Bring Your Own Device (BYOD) revolution has taken businesses to the next level. If you have not tapped into BYOD, consider hosted virtual desktop as a jumping off point.

If you’re used to the traditional workplace environment, a hosted desktop might be foreign to you.

A hosted desktop refers to a Windows operating system, which is accessible via the Internet. It’s the clone of a Windows operating system with the same capabilities as the operating system on a PC.

This means that a hosted desktop lets you install and launch Microsoft Office applications, web browsers, and even email programs such as Microsoft Outlook.

What an IronOrbit Terminal Server Can Do for You

Lower your IT costs. You don’t have to purchase or maintain any on-site servers with a hosted terminal server from IronOrbit. It isn’t necessary to hire any on-premise IT personnel, either. For a low, flat monthly fee, IronOrbit will provide all the hardware, IT management, and technical support required by your terminal server.

Improve the performance, security, and reliability of your applications. IronOrbit provides the fastest, best-protected, and most reliable hosted solutions due to our unique combination of advanced technologies (including Atomic Speed Technology and Orbital Security) and the unmatched dedication and skill of our personnel.

Raise the productivity and collaboration of your employees. You can access your IronOrbit terminal server from anywhere, at any time, using any Internet-connected device (including Windows, Mac, and Linux PCs, as well as Android and iOS smartphones and tablets). As a result, your employees can work from anywhere, and off-site workers can share the same applications and files as on-site workers.

IronOrbit Terminal Servers Feature:

  • Microsoft Windows Server 2008, 2012, or 2016
  • Atomic Speed Technology
  • Orbital Security
  • 24x7x365 technical support
  • 100% uptime guarantee
  • Flat rate pricing
  • Automated backups
  • Disaster recovery

Terminal Server Basics

Terminal Server Hosting Client

Every version of the Windows operating systems since Windows NT has included a feature alternately referred to as terminal services or remote desktop services. Thanks to this feature, users on the same network have the ability to access each other’s operating systems. This includes the operating systems of servers. A server running terminal services—that is, a terminal server—can be used to host applications. Reasons why a business might want to choose a terminal server over other kinds of servers or hosted solutions include:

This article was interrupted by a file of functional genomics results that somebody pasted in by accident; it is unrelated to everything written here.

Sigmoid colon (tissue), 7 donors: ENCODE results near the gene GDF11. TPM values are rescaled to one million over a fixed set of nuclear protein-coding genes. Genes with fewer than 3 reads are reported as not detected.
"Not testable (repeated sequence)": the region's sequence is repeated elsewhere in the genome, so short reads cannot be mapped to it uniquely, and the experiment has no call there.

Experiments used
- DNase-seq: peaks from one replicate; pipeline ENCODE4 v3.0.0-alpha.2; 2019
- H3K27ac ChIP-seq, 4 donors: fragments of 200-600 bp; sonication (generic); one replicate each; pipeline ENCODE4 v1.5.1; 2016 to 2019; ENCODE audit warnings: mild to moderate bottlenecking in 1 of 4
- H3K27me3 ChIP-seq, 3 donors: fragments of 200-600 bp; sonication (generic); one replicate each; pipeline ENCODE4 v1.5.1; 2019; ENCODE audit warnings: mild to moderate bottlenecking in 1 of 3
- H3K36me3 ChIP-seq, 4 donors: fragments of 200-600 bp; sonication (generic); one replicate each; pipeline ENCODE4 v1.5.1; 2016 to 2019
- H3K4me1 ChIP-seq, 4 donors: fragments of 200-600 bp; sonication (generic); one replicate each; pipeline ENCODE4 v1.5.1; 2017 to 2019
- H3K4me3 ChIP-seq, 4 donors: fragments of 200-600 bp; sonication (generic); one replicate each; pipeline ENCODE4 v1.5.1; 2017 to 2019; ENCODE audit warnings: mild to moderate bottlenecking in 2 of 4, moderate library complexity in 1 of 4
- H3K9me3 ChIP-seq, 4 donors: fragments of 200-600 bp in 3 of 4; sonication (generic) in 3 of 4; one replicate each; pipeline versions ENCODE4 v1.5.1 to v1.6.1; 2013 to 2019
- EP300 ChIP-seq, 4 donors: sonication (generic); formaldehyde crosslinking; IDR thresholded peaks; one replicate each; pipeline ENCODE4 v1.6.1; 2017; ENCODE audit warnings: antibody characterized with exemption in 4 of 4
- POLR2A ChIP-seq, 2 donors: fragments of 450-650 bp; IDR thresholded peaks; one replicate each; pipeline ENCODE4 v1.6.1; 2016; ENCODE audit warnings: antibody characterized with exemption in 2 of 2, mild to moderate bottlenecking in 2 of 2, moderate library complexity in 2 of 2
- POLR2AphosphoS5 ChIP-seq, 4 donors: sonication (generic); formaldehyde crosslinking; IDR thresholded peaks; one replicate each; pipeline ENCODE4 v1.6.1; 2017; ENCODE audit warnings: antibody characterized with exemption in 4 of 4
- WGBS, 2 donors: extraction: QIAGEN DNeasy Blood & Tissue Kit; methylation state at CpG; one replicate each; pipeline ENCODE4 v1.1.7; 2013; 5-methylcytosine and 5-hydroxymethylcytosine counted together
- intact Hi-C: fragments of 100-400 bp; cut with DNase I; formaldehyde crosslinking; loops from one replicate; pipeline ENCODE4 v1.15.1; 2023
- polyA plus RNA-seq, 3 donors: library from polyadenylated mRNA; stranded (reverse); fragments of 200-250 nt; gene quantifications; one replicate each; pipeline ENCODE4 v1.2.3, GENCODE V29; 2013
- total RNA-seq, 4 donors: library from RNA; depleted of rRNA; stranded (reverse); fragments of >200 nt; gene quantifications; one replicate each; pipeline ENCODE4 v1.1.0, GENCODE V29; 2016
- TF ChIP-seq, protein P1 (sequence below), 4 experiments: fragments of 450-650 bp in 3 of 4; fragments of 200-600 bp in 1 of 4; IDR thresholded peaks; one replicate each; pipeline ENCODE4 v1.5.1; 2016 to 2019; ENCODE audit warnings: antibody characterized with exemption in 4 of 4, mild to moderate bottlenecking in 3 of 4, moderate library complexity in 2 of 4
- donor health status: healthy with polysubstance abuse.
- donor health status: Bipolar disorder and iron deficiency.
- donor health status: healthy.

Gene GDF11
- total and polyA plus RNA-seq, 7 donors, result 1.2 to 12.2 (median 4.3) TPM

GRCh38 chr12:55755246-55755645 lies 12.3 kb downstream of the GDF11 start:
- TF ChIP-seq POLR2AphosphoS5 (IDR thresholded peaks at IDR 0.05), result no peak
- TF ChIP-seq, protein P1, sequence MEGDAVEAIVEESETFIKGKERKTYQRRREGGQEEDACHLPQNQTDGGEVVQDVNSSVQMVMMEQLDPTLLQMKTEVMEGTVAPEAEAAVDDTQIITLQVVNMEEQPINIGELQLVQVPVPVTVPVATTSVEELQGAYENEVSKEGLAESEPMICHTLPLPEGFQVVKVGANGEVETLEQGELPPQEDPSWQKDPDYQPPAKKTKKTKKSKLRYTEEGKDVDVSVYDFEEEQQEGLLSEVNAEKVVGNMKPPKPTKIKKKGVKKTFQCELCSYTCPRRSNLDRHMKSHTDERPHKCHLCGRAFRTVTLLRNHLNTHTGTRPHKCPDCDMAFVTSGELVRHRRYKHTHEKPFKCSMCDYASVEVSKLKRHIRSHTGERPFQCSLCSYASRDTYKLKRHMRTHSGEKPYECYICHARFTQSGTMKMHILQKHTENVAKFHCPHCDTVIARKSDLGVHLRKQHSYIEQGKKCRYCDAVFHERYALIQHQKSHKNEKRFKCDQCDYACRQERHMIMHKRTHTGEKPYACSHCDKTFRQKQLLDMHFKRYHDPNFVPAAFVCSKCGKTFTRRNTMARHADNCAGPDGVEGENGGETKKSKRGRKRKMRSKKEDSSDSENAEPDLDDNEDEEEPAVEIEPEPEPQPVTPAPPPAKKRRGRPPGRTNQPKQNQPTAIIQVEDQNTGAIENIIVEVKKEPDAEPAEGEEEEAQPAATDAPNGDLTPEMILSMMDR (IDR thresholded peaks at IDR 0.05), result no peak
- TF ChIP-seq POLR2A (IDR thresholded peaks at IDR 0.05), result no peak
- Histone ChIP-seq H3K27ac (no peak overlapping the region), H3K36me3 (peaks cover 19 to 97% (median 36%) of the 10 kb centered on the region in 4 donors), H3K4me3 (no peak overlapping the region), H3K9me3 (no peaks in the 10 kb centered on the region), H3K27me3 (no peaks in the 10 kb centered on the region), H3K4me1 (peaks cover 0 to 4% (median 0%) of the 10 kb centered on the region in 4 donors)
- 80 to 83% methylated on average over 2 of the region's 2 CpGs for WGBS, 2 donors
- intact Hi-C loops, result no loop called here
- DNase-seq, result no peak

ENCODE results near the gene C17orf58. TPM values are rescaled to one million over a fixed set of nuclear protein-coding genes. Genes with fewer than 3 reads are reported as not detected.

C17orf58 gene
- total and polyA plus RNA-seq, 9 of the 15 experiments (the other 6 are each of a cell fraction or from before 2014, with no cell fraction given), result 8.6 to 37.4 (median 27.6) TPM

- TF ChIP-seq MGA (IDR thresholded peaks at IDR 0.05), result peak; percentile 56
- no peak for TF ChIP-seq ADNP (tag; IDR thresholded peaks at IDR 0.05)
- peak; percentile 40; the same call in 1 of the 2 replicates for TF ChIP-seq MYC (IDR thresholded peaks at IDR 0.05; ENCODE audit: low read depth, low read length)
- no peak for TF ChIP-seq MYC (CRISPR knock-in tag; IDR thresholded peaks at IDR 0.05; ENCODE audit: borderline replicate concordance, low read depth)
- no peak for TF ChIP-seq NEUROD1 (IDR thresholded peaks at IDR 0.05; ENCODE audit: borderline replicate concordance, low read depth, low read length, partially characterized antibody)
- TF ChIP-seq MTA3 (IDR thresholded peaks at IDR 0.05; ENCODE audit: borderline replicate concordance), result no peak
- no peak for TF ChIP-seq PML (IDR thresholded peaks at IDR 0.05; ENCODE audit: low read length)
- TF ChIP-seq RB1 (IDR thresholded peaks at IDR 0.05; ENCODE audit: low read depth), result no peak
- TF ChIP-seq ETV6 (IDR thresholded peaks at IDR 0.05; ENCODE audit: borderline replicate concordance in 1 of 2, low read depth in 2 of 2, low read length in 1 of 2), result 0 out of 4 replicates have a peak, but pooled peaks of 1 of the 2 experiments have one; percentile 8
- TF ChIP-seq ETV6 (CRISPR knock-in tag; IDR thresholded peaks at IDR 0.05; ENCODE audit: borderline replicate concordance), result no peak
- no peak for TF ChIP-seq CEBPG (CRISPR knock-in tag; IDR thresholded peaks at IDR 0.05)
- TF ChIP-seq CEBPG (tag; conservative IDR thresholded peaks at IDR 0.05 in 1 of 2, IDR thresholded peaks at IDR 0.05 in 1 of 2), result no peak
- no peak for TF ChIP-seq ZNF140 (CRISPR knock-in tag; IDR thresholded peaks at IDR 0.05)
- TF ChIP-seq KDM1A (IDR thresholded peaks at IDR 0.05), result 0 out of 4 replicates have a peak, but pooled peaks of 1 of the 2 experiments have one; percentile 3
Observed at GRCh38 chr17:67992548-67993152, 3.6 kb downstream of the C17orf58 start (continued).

The user interface of a terminal server should be pretty familiar to anyone that has ever come into contact with a Windows operating system: it basically has the same appearance and features as Microsoft’s OS. In addition, the IT personnel of a business should be equally familiar and comfortable with the Windows Server operating system.


Terminal servers will host any Windows-compatible application. They can also be scaled up to support any amount of users, processing power, storage space, or bandwidth.


Terminal services isn’t a fringe technology. It has been around for over a decade. Microsoft and Citrix, two of the largest and most successful software companies in the world, developed the technology, which has been shown to be extremely versatile and dependable. Microsoft also provides ongoing support for terminal services in the form of updates, security patches, and the occasional new operating system.

Server-Side Processing

With terminal services, all the applications’ processing takes place on the terminal server. This method utilizes less bandwidth. It also lets users access their applications from any device including thin clients, tablets, and smartphones without experiencing a drop in performance.

Single-Tenant Architecture

With a terminal server, businesses don’t share a physical server with other businesses like they do with a virtual private server. Even though single-tenant and multi-tenant architectures are both equally secure for terminal server hosting, there are some data security regulations that require businesses to store data on a single-tenant server. Single-tenant infrastructures can also be more powerful, predictable, and reliable.